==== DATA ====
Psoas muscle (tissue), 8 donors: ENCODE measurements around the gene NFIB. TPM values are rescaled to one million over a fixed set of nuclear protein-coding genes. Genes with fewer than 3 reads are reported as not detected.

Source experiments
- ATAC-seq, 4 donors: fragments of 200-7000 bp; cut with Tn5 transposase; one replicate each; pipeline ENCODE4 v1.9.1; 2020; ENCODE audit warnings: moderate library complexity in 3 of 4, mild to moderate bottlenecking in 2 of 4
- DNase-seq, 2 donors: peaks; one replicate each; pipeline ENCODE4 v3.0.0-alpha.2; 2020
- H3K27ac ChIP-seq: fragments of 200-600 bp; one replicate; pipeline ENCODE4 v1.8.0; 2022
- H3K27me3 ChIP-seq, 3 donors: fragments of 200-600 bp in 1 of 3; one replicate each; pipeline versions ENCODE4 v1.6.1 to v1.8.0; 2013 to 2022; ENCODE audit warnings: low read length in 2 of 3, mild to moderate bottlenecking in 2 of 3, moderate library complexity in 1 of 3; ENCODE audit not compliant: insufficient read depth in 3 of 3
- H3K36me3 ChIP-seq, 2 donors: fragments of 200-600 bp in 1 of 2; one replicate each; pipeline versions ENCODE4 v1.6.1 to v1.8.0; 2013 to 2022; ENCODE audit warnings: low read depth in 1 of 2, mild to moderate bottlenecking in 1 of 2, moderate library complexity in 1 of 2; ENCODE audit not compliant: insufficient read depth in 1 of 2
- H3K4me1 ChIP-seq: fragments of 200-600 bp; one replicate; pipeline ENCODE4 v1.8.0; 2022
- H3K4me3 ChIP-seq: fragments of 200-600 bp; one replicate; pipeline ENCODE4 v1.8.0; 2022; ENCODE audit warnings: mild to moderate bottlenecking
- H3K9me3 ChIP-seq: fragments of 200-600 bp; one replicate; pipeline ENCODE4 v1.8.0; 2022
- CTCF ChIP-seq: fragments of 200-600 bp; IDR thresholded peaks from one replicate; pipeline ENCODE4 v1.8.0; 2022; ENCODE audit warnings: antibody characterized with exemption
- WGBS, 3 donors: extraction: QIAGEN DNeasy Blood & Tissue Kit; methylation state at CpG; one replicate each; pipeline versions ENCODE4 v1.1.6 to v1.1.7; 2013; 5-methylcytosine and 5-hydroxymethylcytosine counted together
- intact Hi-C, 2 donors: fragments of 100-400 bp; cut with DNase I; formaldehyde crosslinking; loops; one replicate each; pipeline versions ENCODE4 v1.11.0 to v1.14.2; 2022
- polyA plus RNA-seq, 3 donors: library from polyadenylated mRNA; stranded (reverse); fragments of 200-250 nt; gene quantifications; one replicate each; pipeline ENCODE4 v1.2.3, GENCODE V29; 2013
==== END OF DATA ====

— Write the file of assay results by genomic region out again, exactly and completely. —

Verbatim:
Psoas muscle (tissue), 8 donors: ENCODE measurements around the gene NFIB. TPM values are rescaled to one million over a fixed set of nuclear protein-coding genes. Genes with fewer than 3 reads are reported as not detected.

Source experiments
- ATAC-seq, 4 donors: fragments of 200-7000 bp; cut with Tn5 transposase; one replicate each; pipeline ENCODE4 v1.9.1; 2020; ENCODE audit warnings: moderate library complexity in 3 of 4, mild to moderate bottlenecking in 2 of 4
- DNase-seq, 2 donors: peaks; one replicate each; pipeline ENCODE4 v3.0.0-alpha.2; 2020
- H3K27ac ChIP-seq: fragments of 200-600 bp; one replicate; pipeline ENCODE4 v1.8.0; 2022
- H3K27me3 ChIP-seq, 3 donors: fragments of 200-600 bp in 1 of 3; one replicate each; pipeline versions ENCODE4 v1.6.1 to v1.8.0; 2013 to 2022; ENCODE audit warnings: low read length in 2 of 3, mild to moderate bottlenecking in 2 of 3, moderate library complexity in 1 of 3; ENCODE audit not compliant: insufficient read depth in 3 of 3
- H3K36me3 ChIP-seq, 2 donors: fragments of 200-600 bp in 1 of 2; one replicate each; pipeline versions ENCODE4 v1.6.1 to v1.8.0; 2013 to 2022; ENCODE audit warnings: low read depth in 1 of 2, mild to moderate bottlenecking in 1 of 2, moderate library complexity in 1 of 2; ENCODE audit not compliant: insufficient read depth in 1 of 2
- H3K4me1 ChIP-seq: fragments of 200-600 bp; one replicate; pipeline ENCODE4 v1.8.0; 2022
- H3K4me3 ChIP-seq: fragments of 200-600 bp; one replicate; pipeline ENCODE4 v1.8.0; 2022; ENCODE audit warnings: mild to moderate bottlenecking
- H3K9me3 ChIP-seq: fragments of 200-600 bp; one replicate; pipeline ENCODE4 v1.8.0; 2022
- CTCF ChIP-seq: fragments of 200-600 bp; IDR thresholded peaks from one replicate; pipeline ENCODE4 v1.8.0; 2022; ENCODE audit warnings: antibody characterized with exemption
- WGBS, 3 donors: extraction: QIAGEN DNeasy Blood & Tissue Kit; methylation state at CpG; one replicate each; pipeline versions ENCODE4 v1.1.6 to v1.1.7; 2013; 5-methylcytosine and 5-hydroxymethylcytosine counted together
- intact Hi-C, 2 donors: fragments of 100-400 bp; cut with DNase I; formaldehyde crosslinking; loops; one replicate each; pipeline versions ENCODE4 v1.11.0 to v1.14.2; 2022
- polyA plus RNA-seq, 3 donors: library from polyadenylated mRNA; stranded (reverse); fragments of 200-250 nt; gene quantifications; one replicate each; pipeline ENCODE4 v1.2.3, GENCODE V29; 2013